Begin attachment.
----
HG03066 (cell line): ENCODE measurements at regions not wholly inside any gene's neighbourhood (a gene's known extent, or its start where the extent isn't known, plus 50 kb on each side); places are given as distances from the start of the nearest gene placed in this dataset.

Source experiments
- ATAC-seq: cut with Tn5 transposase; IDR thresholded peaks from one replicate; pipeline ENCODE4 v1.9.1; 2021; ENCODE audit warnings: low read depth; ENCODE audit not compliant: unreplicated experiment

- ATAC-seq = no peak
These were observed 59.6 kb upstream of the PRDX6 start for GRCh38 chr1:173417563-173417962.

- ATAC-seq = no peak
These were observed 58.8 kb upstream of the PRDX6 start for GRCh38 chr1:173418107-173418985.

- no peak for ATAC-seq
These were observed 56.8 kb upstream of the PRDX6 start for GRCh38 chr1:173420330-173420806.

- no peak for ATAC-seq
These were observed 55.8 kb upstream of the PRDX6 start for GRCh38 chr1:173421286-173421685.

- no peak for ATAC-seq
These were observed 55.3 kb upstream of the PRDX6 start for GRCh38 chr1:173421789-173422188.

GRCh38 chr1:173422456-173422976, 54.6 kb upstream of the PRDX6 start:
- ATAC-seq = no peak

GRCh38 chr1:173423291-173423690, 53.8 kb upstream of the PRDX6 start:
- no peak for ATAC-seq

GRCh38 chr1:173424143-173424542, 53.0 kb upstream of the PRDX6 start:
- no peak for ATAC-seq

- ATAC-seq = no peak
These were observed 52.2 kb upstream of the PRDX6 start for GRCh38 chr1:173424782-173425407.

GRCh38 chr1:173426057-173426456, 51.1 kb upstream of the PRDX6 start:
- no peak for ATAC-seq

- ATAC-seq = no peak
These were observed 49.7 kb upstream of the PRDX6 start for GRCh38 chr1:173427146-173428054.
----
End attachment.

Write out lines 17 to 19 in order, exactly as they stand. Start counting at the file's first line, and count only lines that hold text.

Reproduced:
- no peak for ATAC-seq

GRCh38 chr1:173424143-173424542, 53.0 kb upstream of the PRDX6 start:
- no peak for ATAC-seq